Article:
- Our Story
- Our Methods
- Quality Improvement
- Health Systems Strengthening
- Social and Behavior Change
- Research and Evaluation
- Global Health Security
- HIV and AIDS
- Malaria and Zika
- Maternal, Newborn, and Child Health
- Noncommunicable Diseases
- Reproductive Health and Family Planning
- Vulnerable Children and Families
- Water, Sanitation, and Hygiene
- Our Projects
- Our Resources
- Join Our Team
IEC and Job Aids
Information, education, and communication (IEC) strategies use job aids and other materials to improve health worker performance, remind caregivers how to perform certain tasks, encourage people to make positive changes in health-related behaviors, and create demand for health services. Interpersonal communication from trusted sources—such as health providers, faith-based organizations, and community outreach workers—influences attitudes, improves knowledge, and helps individuals build skills to sustain positive health behaviors.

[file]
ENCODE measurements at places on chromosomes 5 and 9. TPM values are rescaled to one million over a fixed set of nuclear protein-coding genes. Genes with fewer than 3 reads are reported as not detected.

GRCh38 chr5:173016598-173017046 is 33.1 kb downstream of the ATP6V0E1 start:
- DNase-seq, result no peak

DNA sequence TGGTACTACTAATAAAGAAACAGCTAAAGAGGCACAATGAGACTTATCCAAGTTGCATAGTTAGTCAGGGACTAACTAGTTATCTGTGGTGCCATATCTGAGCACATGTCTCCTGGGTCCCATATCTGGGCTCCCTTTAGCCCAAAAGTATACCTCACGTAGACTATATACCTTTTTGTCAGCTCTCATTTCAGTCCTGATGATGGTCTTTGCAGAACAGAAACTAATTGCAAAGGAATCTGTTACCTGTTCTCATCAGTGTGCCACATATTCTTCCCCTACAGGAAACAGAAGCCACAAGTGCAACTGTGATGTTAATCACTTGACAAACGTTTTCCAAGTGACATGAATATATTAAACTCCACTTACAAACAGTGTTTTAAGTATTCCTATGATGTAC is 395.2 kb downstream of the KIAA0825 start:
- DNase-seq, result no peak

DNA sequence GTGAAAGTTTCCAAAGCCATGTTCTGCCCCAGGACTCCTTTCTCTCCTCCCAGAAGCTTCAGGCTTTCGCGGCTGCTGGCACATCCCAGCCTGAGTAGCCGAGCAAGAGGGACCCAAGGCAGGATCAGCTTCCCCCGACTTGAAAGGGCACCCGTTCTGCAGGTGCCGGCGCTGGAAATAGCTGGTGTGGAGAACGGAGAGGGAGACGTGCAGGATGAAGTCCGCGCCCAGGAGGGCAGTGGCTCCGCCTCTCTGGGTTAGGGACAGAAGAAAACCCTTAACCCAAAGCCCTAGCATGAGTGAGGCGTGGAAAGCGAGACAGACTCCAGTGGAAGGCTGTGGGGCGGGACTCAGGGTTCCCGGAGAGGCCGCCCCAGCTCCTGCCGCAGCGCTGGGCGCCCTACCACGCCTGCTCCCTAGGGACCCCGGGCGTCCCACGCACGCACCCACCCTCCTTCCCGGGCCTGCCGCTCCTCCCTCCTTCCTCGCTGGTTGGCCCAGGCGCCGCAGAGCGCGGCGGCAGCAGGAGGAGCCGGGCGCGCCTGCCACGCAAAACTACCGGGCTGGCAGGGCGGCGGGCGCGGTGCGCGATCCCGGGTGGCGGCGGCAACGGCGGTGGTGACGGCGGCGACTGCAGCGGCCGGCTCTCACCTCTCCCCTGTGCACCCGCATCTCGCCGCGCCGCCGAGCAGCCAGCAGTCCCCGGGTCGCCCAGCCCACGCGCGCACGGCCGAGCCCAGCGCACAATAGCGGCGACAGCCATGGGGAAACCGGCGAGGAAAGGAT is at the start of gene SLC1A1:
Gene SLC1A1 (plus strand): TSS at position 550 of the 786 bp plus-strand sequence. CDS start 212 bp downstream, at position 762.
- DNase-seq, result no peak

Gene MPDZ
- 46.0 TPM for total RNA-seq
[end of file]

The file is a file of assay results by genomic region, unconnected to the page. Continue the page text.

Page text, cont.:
URC is widely recognized for developing technically sound, culturally relevant, visually attractive, and effective job aids—tools that improve health workers’ performance of tasks, such as nutritional assessments, and caregivers’ behaviors, such as preparing supplementary foods for children. Job aids and other IEC materials help people decide what action to take, remind them how to take action correctly, advise them when to take an action and when not to, and reduce errors and uncertainty. For health workers, job aids shorten training time, reduce variations in carrying out tasks, and can help shift tasks to lower-cadre workers without impairing performance.
IEC and Job Aids at work
In Zambia, the Mawa project is improving caregiver and community dietary practices, maternal and child healthcare, and rural livelihoods in a sustainable fashion to combat malnutrition. URC is creating health communication materials, including job aids, which nutrition volunteers use as they educate families on improved infant and young child feeding practices and appropriate hygiene and sanitation practices.
In Uganda and other parts of the world, patters for anatomical models, developed by USAID ASSIST Project midwife P. Annie Clark, aid in teaching health workers about delivery care. The patterns allow trainers to produce aids in teaching essential obstetric and newborn care practices: for the placenta, membranes, cord, cord covering, cord stump, uterus, mother’s pelvis, and baby’s body, arms and legs.